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Not familiar with a separate "top support" at all. I could see if the seal at the top was bad it could lead to issues. The top, normally sealed by solvent to the sides, supports the sides, they provide the bracing the sides need. Normally, I'd support acrylic tanks with 3/4 inch plywood under the tank, you'll see tank stands that are open and stands with solid tops, the solid tops are for acrylic tanks generally. If the back of that smaller tank is blown out, it's probably a major job to repair it, you've got to deal with solvents and probably an extra sheet of acrylic... it's cost you money and look bad most likely, be happy that you got a big tank for 20 bucks. You got a killer deal.
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Old 08-27-2012, 04:04 AM   #5
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Not familiar with a separate "top support" at all. I could see if the seal at the top was bad it could lead to issues. The top, normally sealed by solvent to the sides, supports the sides, they provide the bracing the sides need. Normally, I'd support acrylic tanks with 3/4 inch plywood under the tank, you'll see tank stands that are open and stands with solid tops, the solid tops are for acrylic tanks generally. If the back of that smaller tank is blown out, it's probably a major job to repair it, you've got to deal with solvents and probably an extra sheet of acrylic... it's cost you money and look bad most likely, be happy that you got a big tank for 20 bucks. You got a killer deal.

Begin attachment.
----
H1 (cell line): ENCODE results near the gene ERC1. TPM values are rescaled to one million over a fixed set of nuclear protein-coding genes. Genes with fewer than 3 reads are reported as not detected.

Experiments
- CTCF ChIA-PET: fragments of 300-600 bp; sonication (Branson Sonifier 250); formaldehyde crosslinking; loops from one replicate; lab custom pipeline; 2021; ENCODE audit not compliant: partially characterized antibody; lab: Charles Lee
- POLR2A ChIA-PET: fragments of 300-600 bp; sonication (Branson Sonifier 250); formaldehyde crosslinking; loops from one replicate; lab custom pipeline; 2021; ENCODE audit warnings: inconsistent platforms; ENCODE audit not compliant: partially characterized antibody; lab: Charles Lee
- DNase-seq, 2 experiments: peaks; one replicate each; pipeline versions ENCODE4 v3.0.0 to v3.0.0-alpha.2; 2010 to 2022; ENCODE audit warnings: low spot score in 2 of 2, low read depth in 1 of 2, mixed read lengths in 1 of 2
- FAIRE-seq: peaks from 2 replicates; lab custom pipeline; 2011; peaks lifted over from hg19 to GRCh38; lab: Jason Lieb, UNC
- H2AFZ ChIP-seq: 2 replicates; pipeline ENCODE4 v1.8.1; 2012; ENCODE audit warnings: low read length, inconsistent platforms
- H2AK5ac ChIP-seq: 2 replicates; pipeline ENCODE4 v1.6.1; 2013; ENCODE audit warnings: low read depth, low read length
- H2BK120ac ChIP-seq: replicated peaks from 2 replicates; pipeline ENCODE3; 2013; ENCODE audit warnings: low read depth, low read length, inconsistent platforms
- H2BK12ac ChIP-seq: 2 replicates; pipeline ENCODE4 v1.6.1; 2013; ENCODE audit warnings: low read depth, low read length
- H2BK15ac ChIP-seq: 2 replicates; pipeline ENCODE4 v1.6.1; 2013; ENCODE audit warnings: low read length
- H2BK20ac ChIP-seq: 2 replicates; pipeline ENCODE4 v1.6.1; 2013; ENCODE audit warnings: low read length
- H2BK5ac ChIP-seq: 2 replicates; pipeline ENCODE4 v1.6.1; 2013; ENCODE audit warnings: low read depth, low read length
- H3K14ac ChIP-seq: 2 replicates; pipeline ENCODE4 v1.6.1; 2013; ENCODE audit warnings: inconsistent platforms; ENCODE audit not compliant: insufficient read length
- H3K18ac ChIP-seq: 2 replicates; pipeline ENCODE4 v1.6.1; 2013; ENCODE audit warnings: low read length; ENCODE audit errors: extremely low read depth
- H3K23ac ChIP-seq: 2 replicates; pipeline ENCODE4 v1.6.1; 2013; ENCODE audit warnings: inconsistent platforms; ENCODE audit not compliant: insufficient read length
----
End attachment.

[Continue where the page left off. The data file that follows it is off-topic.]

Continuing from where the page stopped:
Indeed, I am ecstatic over having a 75 gallon tank practically in perfect shape for that price, but I always think about such things as what happened to the smaller one. May be due to my OCD...

Anyway, he did mention I would need a solvent to take care of the lid/top part, but I did not anticipate that was vital before filling it to test. Boy, was I wrong if what you say is indeed the truth. To be honest, though, I would have only been able to use one of the two tanks immediately in my current living situation, and in the end I wound up being able to use the larger one so it evens out.